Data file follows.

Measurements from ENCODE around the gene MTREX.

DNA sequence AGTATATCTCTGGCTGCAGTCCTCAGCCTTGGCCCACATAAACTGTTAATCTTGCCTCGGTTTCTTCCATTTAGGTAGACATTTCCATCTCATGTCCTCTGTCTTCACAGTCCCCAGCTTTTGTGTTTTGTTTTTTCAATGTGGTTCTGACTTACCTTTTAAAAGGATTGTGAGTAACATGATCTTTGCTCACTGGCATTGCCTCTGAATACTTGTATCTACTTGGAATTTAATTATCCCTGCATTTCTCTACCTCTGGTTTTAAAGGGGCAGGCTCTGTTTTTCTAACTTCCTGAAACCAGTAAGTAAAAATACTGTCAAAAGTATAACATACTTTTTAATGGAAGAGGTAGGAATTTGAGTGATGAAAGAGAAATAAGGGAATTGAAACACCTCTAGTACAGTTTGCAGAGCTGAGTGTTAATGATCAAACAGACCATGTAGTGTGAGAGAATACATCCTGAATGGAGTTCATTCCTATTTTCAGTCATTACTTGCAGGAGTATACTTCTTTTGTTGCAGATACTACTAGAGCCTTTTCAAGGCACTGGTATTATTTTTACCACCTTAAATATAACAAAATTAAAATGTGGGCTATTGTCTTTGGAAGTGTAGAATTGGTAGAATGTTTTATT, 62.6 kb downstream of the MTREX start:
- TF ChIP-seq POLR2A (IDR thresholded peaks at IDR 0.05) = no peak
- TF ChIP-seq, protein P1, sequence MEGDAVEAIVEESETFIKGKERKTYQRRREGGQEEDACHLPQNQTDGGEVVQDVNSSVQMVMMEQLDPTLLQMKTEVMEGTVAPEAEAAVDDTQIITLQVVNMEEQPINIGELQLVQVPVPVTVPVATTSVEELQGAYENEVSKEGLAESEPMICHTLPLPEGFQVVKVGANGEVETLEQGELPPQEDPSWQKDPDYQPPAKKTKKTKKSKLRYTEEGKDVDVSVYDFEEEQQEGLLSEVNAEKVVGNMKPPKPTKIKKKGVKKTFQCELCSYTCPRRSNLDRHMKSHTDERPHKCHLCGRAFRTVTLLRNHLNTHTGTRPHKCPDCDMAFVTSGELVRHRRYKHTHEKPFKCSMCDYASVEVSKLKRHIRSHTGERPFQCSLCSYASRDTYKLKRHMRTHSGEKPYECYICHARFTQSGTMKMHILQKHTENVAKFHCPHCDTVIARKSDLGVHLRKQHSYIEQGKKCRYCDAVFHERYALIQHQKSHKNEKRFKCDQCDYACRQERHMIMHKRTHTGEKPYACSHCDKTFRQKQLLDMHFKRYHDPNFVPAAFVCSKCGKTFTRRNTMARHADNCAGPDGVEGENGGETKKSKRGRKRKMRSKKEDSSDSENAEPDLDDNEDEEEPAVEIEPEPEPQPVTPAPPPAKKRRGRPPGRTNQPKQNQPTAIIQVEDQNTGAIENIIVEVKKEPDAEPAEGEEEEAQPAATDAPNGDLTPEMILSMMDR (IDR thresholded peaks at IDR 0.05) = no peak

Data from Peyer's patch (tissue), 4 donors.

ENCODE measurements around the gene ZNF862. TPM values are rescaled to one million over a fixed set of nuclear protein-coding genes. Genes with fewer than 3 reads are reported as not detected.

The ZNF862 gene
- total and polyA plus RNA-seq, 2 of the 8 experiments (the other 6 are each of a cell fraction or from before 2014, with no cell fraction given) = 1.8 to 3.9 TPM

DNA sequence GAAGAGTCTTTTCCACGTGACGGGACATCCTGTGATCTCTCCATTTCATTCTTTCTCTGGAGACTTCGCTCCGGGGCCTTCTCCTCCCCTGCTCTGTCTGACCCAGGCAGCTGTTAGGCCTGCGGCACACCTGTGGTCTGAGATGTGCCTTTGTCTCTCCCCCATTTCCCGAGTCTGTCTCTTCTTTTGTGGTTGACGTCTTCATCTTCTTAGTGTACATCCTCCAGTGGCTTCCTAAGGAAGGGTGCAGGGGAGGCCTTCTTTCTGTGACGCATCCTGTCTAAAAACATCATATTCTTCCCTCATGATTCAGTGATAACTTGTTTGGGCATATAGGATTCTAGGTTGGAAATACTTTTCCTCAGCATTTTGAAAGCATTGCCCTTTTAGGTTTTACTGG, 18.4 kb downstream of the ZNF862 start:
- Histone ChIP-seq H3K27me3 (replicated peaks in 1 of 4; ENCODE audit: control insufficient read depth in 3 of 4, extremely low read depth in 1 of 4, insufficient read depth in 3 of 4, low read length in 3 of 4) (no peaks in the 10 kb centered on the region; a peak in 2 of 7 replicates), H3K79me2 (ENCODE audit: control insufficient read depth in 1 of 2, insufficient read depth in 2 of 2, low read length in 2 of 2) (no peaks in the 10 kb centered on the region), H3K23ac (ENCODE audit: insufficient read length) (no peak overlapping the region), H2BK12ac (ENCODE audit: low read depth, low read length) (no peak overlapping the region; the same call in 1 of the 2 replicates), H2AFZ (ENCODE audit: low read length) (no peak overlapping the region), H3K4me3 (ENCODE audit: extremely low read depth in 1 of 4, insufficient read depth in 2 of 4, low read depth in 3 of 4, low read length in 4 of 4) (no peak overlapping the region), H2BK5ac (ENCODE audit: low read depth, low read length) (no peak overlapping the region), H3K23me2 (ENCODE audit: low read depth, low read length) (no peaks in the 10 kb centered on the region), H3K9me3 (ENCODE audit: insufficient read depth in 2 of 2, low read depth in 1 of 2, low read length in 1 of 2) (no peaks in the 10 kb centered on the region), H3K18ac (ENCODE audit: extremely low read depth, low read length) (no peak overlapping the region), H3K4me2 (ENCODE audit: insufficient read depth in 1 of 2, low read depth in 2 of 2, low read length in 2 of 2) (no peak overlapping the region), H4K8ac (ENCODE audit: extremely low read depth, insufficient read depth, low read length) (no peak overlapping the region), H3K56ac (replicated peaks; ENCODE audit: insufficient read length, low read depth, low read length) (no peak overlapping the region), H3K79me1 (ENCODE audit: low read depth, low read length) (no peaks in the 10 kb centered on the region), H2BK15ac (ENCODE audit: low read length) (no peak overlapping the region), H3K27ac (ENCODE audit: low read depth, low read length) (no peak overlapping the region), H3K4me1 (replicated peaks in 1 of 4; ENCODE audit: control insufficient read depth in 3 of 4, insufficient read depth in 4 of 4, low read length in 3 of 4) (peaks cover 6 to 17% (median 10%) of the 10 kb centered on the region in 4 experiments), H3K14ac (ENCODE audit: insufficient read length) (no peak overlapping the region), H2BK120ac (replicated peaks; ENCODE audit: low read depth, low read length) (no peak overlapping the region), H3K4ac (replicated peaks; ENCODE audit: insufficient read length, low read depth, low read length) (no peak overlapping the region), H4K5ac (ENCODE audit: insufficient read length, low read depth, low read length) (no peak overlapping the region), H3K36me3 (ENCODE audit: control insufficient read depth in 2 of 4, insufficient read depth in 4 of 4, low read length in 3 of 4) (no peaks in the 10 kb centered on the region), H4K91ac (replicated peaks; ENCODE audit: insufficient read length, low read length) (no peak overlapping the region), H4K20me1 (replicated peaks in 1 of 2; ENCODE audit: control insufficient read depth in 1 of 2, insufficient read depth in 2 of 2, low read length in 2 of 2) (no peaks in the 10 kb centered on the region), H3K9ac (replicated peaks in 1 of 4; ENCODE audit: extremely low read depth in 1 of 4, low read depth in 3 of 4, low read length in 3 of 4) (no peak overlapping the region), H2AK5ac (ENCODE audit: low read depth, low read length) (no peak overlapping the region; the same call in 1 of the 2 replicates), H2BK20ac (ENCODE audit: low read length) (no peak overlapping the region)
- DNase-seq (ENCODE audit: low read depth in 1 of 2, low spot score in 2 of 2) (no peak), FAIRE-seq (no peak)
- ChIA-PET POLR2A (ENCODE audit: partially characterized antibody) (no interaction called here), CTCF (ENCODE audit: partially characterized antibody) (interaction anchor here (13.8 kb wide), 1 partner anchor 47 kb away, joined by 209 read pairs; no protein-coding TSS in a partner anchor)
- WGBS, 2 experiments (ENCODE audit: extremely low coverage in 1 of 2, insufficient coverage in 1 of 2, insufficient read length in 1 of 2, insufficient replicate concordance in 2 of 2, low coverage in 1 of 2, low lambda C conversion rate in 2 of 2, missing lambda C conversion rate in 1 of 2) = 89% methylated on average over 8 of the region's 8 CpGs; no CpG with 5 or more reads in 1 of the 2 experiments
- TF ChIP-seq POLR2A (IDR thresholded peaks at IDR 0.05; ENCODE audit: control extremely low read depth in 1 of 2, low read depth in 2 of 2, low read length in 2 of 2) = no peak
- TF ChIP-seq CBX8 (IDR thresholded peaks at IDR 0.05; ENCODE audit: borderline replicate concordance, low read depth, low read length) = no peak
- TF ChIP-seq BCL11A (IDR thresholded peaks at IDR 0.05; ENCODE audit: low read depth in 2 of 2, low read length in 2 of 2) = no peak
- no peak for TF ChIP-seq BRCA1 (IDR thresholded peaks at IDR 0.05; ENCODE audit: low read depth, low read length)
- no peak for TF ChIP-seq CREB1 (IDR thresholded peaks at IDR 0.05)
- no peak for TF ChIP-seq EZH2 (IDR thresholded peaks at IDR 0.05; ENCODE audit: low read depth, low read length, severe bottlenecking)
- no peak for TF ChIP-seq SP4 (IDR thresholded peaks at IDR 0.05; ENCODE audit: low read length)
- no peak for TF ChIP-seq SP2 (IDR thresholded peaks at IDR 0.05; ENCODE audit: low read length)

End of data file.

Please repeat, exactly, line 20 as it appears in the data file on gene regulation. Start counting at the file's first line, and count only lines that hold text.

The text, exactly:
- no peak for TF ChIP-seq SP4 (IDR thresholded peaks at IDR 0.05; ENCODE audit: low read length)